Canaloplasty: Circumferential Viscodilation And Tensioning Of Schlemm’s Canal Using A Flexible Microcatheter For The Treatment Of Open-Angle Glaucoma In Adults: Interim Clinical Study Analysis.


Cited: Canaloplasty versus Trabeculectomy

Lewis RA, von Wolff K, Tetz M, Korber N, Kearney JR, Shingleton B, Samuelson TW.

Augen-Tagesklinik Gross Pankow, Gross Pankow, Germany.




To evaluate the safety and efficacy of circumferential viscodilation and tensioning of the inner wall of Schlemm’s canal in a new surgical procedure for the treatment of open-angle glaucoma (OAG).


Fourteen clinical sites in the United States and Germany.


In this international multicenter prospective study of adult patients with OAG having glaucoma surgery, patients with qualifying preoperative intraocular pressure (IOP) of at least 16 mm Hg or higher and open angles were eligible. Evaluation was performed at baseline and 1 day, 1 week, and 1, 3, 6, and 12 months preoperatively. After a nonpenetrating dissection technique to expose Schlemm’s canal was performed, a flexible microcatheter (iTrack 250A, iScience Interventional) was used to dilate the full circumference of the canal by injecting sodium hyaluronate 1.4% (Healon GV) during catheterization. A suture loop was placed in the canal to apply tension to the trabecular meshwork. High-resolution ultrasound imaging was used to assess Schlemm’s canal and anterior segment angle morphology, including distension of the trabecular meshwork caused by the tensioning suture. Data analysis was performed in 2 groups: Group 1, in which patients met all inclusion criteria, and Group 2, made up of Group 1 patients who had successful suture placement.


Group 1 comprised 94 patients and Group 2, 74 patients. The mean baseline IOP in Group 1 was 24.7 mm Hg+/-4.8 (SD) on a mean of 1.9+/-1.0 medications per patient. In Group 2 (patients with sutures), the mean IOP was 16.1+/-4.7 mm Hg 3 months postoperatively, 15.6+/-4.0 mm Hg at 6 months, and 15.3+/-3.8 mm Hg at 1 year. Medication use dropped to a mean of 0.6+/-0.9 per patient at 12 months. Suture tensioning was an apparent contributing factor in achieving surgical success. Patients with measurable trabecular meshwork distension from suture tension had a mean IOP of 15.9+/-5.2 mm Hg at 6 months and 14.5+/-3.0 mm Hg at 12 months. Surgical and postsurgical adverse events were reported in 15 of 94 patients (16%) and included hyphema (3), elevated IOP greater than 30 mm Hg (3), Descemet’s tear (1), hypotony (1), choroidal effusion (1), and exposed closure suture with eyelid edema and erythema epiphora (1); 4 patients were subsequently converted to trabeculectomy.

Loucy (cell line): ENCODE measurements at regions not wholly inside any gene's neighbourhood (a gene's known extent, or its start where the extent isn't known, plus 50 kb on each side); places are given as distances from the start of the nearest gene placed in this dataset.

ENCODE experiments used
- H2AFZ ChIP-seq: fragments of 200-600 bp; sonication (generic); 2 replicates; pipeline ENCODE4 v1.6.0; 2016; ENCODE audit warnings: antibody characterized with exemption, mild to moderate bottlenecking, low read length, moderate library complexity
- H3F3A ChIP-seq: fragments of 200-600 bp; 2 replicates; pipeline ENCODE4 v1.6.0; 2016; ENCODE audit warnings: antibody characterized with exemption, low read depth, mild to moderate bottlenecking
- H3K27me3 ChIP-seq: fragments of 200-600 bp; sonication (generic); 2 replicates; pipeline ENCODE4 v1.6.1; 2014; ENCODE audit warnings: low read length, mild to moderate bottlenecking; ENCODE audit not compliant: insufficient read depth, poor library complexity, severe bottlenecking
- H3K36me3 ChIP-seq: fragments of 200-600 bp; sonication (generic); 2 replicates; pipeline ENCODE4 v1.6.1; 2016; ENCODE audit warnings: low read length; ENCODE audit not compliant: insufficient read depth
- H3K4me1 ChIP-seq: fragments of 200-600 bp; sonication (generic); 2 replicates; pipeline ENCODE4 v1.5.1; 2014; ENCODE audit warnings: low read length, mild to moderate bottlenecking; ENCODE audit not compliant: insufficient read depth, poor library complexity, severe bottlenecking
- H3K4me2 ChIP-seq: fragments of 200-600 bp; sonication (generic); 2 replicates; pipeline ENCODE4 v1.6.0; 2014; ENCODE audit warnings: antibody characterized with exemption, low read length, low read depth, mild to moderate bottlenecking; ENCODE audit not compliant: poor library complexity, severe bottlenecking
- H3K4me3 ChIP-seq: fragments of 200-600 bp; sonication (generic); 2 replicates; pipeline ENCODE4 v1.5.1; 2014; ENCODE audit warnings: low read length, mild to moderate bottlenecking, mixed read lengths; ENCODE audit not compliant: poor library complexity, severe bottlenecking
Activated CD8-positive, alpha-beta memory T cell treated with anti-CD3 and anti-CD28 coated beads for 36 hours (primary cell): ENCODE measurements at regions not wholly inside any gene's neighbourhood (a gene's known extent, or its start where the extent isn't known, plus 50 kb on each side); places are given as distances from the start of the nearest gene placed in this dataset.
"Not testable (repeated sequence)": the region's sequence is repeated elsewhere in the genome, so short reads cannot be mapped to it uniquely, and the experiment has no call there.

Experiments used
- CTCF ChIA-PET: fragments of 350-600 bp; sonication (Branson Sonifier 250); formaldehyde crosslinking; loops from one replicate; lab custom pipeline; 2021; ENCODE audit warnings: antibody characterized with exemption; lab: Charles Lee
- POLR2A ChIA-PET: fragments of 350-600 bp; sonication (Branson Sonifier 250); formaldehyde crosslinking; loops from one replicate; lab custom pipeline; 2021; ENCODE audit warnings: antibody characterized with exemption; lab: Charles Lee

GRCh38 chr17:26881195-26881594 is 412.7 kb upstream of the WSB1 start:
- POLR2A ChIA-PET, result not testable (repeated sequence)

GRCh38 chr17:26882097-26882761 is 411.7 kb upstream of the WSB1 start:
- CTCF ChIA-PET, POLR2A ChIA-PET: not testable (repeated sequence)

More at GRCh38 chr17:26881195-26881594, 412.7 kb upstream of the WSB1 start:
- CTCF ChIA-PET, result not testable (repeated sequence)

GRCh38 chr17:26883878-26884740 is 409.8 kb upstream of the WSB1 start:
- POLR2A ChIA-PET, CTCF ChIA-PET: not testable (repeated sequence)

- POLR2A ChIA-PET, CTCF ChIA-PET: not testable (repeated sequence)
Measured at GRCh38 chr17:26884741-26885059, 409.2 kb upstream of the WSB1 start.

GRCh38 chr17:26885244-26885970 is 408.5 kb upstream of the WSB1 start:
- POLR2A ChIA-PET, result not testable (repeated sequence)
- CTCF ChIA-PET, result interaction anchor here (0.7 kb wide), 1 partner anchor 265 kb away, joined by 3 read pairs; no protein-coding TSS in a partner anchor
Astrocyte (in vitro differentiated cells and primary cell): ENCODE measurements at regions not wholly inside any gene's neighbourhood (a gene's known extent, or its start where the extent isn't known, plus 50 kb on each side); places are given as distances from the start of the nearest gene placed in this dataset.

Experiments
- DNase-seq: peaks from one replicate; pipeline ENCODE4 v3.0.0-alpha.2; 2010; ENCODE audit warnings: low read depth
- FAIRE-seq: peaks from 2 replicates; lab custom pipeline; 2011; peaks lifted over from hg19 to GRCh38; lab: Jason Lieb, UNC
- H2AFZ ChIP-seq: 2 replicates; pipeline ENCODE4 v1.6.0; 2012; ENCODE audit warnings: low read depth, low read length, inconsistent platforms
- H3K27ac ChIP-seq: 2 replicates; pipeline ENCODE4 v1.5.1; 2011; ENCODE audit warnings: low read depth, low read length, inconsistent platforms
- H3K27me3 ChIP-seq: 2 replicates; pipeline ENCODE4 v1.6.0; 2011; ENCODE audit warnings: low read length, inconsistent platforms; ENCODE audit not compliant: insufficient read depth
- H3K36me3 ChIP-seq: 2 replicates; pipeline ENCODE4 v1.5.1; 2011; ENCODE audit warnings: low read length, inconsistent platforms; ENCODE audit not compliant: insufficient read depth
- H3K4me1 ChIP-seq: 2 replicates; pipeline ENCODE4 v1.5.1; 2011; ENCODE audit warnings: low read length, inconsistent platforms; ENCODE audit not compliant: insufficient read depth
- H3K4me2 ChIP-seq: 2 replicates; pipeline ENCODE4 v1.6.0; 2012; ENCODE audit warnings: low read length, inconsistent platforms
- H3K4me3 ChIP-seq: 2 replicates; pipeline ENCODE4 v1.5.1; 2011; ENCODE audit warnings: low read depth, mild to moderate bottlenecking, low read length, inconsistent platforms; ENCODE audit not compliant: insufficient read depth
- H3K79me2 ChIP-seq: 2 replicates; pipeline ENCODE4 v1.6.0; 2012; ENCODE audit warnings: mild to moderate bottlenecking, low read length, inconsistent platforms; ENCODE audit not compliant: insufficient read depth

Circumferential viscodilation and tensioning of Schlemm’s canal was a safe and effective surgical procedure to reduce IOP in adult patients with OAG.




Sick of High IOPs? Tired of taking Drops?

Find Out If You Qualify for Canaloplasty Share

Get FREE Email Updates

Get FREE Email Updates

Subscribe to our email newsletter and never miss a post! You'll be updated with the latest glaucoma news, treatment options, insights, and research updates.

You have Successfully Subscribed!

Author: Dr David Richardson

​David Richardson, M.D. is widely recognized as one of the top cataract and glaucoma surgeons in the US and is among an elite group of glaucoma surgeons in the country performing the highly specialized canaloplasty procedure. Dr. Richardson graduated Magna Cum Laude from University of Southern California and earned his Medical Degree from Harvard Medical School with scholarships from Phi Beta Kappa, Phi Kappa Phi, Harvard Medical Linnane and Harvard National. He completed his ophthalmology residency at the LAC+USC Medical Center/ Doheny Institute. Dr. David Richardson is also an Adjunct Assistant Professor of Clinical Ophthalmology at Keck School of Medicine of University of Southern California.​​

Share This Post On
WP-Backgrounds by InoPlugs Web Design and Juwelier Schönmann

Pin It on Pinterest